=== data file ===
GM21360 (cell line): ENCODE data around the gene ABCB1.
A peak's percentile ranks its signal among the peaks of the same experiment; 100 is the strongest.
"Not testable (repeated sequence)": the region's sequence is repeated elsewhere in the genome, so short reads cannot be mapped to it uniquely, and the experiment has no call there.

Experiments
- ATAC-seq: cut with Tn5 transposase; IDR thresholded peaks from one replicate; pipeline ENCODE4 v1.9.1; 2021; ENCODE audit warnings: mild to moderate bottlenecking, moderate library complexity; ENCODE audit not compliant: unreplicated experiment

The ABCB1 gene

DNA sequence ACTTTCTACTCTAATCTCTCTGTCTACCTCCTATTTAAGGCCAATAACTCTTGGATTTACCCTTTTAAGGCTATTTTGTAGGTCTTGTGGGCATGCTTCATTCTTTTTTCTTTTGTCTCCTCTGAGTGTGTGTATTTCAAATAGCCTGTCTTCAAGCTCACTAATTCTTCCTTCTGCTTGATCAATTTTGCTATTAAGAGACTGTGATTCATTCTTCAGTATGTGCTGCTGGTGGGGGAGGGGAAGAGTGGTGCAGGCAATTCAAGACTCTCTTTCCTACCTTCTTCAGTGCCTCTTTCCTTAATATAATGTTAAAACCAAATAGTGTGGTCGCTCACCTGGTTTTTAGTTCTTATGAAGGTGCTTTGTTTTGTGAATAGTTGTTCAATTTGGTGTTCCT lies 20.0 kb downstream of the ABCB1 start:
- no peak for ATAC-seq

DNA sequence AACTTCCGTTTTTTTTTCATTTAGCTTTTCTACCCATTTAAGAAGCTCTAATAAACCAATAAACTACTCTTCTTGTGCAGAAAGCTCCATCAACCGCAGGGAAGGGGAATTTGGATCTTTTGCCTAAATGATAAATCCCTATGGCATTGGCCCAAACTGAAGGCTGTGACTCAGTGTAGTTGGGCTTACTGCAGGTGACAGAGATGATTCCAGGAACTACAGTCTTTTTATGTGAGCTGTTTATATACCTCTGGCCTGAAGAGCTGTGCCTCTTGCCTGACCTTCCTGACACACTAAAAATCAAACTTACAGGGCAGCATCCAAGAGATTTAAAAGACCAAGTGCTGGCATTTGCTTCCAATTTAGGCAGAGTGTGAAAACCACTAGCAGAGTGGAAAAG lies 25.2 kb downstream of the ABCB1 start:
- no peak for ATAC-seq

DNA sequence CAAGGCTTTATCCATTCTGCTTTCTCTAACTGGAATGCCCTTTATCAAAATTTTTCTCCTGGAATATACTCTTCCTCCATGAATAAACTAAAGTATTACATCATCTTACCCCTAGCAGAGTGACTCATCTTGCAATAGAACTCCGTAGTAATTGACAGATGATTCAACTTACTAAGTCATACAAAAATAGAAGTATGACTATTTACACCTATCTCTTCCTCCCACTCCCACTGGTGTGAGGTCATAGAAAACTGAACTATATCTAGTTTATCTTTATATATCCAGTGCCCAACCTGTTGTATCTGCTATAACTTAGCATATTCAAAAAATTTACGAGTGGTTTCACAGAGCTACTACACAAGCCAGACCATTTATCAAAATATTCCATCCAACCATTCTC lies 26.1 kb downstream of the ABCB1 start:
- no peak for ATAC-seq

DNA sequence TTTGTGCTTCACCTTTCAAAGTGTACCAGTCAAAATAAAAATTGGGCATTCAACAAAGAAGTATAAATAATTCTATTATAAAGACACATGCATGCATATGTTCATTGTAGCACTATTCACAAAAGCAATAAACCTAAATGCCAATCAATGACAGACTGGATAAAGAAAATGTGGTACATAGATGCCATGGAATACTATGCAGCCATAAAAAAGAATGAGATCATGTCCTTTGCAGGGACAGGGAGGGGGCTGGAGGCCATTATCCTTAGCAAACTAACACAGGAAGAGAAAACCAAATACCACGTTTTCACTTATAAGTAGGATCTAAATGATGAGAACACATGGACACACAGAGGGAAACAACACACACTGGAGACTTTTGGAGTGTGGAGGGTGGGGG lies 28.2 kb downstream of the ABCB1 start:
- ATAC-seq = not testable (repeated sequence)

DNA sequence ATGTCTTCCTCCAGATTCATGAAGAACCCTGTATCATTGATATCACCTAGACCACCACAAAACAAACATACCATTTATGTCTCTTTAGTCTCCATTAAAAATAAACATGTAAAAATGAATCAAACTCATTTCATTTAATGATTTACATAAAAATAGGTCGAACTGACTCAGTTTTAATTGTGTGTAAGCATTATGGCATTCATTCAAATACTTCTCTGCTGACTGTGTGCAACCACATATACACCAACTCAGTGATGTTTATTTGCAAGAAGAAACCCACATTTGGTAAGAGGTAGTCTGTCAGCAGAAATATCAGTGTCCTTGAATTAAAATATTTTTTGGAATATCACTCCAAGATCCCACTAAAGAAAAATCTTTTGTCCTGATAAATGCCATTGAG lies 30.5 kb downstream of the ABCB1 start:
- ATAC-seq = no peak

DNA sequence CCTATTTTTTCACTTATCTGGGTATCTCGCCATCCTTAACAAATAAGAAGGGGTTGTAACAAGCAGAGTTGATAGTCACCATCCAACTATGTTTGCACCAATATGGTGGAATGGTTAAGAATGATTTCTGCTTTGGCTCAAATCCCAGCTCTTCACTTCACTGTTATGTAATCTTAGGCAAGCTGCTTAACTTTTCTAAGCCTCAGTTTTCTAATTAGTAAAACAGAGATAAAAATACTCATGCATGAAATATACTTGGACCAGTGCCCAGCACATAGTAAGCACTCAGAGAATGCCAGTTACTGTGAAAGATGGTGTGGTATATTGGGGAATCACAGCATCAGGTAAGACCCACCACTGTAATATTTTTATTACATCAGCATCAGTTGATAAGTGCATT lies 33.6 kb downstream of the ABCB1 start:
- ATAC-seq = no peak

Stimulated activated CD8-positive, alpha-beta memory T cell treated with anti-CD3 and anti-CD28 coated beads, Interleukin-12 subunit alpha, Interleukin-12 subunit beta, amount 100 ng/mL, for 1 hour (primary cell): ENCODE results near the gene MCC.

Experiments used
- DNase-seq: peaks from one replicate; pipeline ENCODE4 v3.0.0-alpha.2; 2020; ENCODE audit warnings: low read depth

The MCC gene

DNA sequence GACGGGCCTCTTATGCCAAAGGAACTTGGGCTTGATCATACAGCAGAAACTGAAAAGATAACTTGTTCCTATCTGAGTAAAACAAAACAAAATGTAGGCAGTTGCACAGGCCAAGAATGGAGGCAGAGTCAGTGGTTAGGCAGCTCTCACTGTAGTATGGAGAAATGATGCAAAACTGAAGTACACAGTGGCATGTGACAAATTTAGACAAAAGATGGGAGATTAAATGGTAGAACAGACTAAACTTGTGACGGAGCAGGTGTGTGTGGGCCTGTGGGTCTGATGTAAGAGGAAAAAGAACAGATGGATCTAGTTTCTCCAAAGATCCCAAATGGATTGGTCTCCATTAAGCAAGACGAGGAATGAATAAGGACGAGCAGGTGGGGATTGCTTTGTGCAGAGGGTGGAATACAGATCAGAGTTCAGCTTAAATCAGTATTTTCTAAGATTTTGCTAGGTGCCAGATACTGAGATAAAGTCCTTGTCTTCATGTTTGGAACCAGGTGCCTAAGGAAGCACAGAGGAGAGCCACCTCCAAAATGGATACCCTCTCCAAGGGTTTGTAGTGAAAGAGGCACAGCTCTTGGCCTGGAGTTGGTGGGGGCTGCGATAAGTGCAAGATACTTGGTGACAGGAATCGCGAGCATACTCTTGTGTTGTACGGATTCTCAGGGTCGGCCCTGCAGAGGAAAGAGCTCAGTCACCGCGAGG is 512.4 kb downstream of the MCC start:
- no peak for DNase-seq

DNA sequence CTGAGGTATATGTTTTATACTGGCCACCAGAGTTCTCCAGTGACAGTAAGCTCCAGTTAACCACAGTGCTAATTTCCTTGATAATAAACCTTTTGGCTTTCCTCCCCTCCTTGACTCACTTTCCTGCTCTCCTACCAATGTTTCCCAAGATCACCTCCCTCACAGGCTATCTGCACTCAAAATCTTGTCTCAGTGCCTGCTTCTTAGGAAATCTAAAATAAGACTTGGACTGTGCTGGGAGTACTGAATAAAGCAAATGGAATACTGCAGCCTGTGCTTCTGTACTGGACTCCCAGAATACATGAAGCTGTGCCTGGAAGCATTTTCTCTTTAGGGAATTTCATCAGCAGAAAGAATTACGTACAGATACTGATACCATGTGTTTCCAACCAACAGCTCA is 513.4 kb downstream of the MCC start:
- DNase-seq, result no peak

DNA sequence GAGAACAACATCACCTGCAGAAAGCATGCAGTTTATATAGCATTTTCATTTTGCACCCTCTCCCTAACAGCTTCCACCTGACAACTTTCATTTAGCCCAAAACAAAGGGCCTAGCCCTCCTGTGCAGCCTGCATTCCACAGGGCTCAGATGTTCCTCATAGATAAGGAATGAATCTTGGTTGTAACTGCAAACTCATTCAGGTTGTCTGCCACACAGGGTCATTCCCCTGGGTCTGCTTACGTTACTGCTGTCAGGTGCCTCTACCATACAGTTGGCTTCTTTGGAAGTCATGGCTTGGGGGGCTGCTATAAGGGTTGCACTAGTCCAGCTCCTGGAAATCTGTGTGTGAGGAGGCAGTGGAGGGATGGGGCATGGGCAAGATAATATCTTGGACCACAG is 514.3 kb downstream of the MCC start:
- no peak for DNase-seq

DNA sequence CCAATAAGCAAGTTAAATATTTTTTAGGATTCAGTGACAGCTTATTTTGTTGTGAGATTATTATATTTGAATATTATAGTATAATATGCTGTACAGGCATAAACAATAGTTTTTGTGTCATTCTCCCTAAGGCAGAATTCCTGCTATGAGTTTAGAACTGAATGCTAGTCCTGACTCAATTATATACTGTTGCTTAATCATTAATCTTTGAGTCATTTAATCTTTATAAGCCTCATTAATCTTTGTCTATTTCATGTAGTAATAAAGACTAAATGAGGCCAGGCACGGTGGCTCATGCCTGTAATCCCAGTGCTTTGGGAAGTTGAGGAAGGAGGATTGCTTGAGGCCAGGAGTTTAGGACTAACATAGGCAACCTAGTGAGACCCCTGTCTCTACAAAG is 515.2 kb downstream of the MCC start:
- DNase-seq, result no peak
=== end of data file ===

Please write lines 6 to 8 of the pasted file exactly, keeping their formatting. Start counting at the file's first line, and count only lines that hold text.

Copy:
The ABCB1 gene

DNA sequence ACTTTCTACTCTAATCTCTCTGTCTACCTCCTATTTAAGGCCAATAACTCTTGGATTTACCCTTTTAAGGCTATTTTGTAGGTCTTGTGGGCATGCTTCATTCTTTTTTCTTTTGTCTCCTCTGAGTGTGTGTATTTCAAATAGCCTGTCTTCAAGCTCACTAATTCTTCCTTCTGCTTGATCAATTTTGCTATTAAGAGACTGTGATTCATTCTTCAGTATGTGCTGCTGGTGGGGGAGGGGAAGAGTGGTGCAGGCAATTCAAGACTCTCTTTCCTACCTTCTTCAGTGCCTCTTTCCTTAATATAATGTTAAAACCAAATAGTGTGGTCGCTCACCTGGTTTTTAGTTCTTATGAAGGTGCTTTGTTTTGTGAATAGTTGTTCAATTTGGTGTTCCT lies 20.0 kb downstream of the ABCB1 start:
- no peak for ATAC-seq